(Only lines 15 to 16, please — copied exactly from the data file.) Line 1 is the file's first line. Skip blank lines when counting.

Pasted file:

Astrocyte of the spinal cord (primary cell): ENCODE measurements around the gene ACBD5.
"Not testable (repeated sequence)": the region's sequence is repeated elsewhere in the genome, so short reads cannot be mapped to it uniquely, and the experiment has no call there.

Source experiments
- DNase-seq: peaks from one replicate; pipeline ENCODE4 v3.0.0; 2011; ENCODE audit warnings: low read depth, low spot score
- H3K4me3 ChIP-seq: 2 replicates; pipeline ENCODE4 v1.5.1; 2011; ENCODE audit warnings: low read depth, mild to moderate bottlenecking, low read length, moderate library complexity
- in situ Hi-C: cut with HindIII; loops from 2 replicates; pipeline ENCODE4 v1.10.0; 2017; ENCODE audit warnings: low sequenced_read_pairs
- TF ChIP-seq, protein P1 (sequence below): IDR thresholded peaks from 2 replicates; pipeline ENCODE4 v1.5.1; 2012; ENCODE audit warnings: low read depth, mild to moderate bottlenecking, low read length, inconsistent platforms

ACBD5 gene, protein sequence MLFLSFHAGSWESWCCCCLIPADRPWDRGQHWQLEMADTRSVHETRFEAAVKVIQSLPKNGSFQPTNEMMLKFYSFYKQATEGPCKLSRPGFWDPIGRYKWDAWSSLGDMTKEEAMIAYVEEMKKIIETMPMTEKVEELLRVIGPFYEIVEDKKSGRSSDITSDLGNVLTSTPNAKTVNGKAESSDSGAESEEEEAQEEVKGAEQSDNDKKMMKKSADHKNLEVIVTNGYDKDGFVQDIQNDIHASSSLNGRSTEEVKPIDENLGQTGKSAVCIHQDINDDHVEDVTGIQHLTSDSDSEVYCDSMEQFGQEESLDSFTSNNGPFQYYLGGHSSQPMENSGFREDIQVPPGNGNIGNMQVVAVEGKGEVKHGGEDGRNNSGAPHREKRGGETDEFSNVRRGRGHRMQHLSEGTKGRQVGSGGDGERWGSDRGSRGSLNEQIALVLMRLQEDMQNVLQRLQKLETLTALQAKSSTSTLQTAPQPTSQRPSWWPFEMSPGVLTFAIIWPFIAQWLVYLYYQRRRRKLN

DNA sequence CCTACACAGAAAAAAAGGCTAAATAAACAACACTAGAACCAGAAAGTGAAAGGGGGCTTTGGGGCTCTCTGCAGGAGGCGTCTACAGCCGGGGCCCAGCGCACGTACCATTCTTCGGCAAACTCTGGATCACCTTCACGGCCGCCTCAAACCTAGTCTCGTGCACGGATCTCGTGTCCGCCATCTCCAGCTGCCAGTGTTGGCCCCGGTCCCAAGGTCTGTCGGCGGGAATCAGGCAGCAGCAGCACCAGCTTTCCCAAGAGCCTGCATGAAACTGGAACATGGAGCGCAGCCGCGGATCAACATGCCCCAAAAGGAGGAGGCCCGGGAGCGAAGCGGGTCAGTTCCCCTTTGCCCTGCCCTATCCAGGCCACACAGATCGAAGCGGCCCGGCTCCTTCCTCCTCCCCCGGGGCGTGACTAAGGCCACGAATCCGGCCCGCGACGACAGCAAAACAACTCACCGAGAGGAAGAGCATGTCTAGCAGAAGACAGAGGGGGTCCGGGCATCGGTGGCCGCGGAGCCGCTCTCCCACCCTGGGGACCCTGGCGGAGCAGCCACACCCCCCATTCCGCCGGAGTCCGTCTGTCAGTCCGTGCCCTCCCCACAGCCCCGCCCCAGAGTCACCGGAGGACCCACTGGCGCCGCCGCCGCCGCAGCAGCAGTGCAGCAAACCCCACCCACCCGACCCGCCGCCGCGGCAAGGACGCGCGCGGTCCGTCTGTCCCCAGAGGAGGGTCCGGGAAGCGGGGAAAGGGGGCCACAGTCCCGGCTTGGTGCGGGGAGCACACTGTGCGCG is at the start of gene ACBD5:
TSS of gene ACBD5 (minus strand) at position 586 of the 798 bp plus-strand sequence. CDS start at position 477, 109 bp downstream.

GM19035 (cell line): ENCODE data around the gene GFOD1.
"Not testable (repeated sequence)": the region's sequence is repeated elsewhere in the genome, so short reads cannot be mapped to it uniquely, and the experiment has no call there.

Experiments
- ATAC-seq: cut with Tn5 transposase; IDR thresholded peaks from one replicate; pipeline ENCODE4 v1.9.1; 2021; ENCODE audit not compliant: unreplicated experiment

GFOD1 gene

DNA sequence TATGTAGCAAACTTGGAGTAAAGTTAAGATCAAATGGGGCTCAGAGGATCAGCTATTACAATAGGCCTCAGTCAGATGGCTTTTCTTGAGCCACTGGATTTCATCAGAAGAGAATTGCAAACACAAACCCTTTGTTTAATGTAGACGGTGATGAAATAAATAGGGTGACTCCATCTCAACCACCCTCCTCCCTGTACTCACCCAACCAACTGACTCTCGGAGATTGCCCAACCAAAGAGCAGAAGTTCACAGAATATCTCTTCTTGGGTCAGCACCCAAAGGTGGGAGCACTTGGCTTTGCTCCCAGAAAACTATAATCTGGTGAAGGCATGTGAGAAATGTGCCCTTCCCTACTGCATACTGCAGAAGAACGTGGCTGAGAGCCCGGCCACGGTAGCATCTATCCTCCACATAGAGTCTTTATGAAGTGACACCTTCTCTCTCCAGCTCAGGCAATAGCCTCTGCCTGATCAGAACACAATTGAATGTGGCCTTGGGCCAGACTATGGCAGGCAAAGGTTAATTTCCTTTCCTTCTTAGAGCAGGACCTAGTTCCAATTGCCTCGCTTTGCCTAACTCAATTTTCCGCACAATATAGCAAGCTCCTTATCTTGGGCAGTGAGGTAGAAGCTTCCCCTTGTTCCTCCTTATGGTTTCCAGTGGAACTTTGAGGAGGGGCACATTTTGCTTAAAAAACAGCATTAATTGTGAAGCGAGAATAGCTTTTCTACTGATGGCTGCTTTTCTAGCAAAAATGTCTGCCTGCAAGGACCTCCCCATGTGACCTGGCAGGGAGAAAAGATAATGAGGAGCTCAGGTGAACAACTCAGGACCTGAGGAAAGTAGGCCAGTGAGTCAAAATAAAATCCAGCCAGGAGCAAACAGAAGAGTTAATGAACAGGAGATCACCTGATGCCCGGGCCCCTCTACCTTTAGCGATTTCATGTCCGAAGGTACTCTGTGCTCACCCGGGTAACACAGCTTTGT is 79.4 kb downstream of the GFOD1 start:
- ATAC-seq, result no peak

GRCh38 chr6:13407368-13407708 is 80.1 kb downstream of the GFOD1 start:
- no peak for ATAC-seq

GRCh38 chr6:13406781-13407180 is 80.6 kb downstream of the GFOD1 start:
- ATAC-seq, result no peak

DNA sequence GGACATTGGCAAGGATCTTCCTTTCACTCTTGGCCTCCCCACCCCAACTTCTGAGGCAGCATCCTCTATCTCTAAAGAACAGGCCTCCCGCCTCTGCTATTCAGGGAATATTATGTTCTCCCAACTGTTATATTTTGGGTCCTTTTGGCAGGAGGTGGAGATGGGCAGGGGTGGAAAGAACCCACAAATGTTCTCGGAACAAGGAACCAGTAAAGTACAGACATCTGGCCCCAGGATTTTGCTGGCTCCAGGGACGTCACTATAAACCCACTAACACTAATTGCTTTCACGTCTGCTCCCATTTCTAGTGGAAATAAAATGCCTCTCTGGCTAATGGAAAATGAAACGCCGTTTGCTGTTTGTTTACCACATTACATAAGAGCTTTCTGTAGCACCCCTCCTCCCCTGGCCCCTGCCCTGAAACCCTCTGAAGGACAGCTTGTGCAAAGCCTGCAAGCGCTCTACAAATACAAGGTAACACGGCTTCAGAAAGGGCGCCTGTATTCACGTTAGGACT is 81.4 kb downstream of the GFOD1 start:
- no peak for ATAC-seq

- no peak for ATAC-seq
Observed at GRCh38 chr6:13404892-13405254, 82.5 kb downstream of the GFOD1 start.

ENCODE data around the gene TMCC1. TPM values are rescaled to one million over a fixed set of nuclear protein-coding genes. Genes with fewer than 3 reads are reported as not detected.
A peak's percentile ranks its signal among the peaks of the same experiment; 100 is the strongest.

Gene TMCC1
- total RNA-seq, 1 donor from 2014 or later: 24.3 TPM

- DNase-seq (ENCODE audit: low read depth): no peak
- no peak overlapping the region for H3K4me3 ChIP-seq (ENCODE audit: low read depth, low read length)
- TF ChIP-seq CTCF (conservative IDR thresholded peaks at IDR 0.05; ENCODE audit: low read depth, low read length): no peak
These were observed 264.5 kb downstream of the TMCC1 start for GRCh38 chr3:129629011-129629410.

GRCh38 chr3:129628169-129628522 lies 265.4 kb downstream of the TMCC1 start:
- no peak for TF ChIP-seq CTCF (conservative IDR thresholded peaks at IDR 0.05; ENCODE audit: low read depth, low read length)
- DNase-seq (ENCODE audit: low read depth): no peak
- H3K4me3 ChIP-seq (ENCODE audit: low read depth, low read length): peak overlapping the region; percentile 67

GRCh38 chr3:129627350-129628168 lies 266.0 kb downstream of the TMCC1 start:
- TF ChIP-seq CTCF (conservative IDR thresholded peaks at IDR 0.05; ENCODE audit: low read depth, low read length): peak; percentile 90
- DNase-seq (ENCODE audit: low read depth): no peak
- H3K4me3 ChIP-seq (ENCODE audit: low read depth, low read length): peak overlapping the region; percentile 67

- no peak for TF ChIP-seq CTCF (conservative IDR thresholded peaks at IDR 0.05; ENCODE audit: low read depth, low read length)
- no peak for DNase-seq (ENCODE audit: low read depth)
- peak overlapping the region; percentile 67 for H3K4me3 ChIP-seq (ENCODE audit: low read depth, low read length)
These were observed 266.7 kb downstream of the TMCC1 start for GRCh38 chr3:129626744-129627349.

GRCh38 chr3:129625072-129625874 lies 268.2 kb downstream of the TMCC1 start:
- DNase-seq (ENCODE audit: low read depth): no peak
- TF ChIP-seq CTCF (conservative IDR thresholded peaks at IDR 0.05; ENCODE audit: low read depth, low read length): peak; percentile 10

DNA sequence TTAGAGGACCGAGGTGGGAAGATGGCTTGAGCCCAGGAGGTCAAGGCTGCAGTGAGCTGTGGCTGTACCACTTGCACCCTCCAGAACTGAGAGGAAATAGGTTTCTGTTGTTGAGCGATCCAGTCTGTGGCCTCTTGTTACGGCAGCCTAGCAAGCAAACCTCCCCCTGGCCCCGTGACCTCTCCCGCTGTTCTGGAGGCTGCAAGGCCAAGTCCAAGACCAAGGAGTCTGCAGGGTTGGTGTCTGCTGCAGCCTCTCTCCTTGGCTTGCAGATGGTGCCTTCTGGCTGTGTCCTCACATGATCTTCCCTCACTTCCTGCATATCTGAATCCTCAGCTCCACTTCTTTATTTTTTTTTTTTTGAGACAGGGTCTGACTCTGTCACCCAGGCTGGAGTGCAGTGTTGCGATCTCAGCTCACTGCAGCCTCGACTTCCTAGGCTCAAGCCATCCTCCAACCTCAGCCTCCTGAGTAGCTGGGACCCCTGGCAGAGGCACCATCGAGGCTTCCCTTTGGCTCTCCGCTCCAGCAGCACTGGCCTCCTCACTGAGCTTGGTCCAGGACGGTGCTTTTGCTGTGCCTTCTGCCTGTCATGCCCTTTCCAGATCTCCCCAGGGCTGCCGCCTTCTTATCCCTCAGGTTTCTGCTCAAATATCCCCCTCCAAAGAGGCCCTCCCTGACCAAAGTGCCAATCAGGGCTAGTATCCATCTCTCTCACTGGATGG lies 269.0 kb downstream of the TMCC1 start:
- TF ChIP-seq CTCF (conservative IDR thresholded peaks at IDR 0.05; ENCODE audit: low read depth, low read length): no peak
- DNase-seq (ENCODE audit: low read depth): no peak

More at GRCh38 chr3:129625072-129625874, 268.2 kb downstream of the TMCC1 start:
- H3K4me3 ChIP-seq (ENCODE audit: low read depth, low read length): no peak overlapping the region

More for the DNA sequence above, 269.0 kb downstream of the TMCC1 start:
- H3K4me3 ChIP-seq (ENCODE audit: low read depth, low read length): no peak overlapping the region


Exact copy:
GFOD1 gene

DNA sequence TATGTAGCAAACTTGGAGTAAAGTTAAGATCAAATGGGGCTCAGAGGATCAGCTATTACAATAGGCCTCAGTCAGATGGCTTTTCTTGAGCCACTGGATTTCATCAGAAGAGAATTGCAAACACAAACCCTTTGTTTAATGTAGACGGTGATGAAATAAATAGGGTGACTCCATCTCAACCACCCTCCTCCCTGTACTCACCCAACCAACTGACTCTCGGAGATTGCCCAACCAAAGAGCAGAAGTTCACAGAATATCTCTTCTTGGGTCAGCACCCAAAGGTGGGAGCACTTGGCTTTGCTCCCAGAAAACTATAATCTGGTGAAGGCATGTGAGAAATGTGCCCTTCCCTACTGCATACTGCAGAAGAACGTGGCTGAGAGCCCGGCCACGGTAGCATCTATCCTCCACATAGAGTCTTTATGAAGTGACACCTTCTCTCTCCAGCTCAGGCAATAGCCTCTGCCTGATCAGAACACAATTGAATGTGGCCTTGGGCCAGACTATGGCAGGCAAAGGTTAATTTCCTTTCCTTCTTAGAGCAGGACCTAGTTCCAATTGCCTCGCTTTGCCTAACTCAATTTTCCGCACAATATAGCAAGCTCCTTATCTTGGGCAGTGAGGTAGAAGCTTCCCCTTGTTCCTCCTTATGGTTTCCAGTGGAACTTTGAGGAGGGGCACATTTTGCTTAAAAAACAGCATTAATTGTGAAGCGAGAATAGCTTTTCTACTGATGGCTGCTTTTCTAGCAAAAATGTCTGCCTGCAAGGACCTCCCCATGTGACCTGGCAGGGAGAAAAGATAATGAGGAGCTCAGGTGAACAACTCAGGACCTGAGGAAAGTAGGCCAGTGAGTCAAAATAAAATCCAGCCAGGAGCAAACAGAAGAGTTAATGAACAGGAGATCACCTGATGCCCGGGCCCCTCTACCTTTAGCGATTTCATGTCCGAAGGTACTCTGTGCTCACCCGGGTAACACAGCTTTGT is 79.4 kb downstream of the GFOD1 start: